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3 ways arts classes can help teach mathematics
TUESDAY, APRIL 28, 2015 12:51 PM

One of the expectations the Common Core State Standards have of teachers and students is that they find ways to relate English/language arts and mathematics subject matter to the real world. In mathematics, this is called "modeling." According to the Common Core, modeling is a tool students can use to connect "classroom mathematics and statistics to everyday life, work, and decision-making." And one of the best ways to teach modeling is to take mathematics outside of the classroom, and incorporate it into other subjects and lessons - including arts classes. Here are three specific ways arts classes can help students connect math to non-mathematics situations:

1. Teaching geometry with visual art
Many schools offer visual art electives, such as painting and drawing, and the instructors of these classes have the perfect opportunity to teach students another way to think about geometry. Even kindergartners and other younger students can learn shapes better by incorporating them into pictures in art class (i.e., a triangle and a square connected can make a house, while a long rectangle and a circle could be a tree). As students grow into middle and high school, art instructors can ask them to design art that meets certain criteria. For example, a painting may need to somehow incorporate three circles, each with a radius 1.5 times the length of the last.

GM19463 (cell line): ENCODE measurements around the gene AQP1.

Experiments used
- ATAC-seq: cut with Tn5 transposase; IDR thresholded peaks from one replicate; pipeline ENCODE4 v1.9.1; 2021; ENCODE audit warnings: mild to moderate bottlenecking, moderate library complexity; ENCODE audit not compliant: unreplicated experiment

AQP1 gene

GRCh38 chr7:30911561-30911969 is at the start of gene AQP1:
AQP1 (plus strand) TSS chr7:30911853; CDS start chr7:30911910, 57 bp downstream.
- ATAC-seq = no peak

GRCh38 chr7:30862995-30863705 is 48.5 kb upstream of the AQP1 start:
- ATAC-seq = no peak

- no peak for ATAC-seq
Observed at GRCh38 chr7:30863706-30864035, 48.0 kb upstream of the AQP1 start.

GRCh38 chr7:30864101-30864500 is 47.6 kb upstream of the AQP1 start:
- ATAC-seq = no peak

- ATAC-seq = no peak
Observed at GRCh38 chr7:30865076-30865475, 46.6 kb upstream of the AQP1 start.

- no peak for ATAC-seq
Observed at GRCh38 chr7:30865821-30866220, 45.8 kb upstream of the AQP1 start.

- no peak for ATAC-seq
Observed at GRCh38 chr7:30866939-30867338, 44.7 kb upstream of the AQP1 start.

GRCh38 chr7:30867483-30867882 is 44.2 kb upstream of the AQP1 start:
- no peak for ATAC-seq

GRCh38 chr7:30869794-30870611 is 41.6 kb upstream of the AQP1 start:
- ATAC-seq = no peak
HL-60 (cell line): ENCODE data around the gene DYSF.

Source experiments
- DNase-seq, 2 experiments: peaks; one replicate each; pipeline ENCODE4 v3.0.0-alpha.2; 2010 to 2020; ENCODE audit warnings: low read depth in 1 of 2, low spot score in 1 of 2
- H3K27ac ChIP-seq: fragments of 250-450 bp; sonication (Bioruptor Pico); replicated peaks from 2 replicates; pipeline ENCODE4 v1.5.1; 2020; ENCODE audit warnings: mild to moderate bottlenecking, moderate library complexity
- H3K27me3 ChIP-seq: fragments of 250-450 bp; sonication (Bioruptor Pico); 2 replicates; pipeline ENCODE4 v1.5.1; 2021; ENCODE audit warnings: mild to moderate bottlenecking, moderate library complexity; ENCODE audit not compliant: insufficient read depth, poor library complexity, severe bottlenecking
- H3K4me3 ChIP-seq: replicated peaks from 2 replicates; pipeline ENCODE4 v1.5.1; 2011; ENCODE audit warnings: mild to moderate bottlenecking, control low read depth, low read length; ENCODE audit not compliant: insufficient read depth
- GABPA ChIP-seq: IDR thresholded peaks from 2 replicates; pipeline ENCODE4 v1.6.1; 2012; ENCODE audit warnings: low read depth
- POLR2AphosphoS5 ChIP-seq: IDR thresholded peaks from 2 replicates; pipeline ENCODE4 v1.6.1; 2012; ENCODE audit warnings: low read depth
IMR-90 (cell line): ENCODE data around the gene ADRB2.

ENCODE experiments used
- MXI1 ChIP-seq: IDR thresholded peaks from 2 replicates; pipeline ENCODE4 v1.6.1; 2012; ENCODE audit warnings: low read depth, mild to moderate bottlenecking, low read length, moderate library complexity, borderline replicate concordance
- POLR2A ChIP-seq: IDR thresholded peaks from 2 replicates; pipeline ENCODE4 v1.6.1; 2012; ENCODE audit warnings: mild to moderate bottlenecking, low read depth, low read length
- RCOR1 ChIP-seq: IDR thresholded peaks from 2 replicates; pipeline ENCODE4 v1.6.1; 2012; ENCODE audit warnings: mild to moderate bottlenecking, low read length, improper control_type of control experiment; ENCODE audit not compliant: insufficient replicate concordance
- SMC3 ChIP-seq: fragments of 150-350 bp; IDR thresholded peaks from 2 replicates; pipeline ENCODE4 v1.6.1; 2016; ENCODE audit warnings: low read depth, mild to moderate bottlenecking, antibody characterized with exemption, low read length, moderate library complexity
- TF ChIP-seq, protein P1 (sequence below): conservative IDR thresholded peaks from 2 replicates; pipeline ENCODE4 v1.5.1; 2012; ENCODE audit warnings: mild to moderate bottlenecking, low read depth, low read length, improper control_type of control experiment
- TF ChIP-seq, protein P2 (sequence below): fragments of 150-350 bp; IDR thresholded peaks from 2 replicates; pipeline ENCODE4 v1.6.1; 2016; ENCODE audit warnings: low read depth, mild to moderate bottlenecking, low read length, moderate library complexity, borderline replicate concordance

2. Teaching counting with music
Because music is a set of rhythms and patterns, it's inherently connected to math in many ways. So, music teachers of younger students can ask them to count how many beats are in a single measure of a song or distinguish a certain pattern of beats. There are also specific songs and musical activities that can teach younger children about counting, addition and subtraction (such as Five Little Monkeys Jumping on the Bed). Older students can benefit from learning about time signatures (which are also a great way to learn about fractions) and how they affect the music when altered slightly. 

3. Teaching fractions with drama
Drama classes are a fun way for students to model fractions, because they provide a visual way for students to understand the concept. offers an interesting activity called "Fraction Mime" in which students must create fractions as a group without speaking to each other. For instance the teacher may ask them to divide into 1/4 or 3/8 of the whole group. Drama teachers can even ask students to keep track of how many of their classmates are participating in a single scene at once. If the scene calls for 4 students, out of a total of 16 in the class, how many ways can students show that using fractions?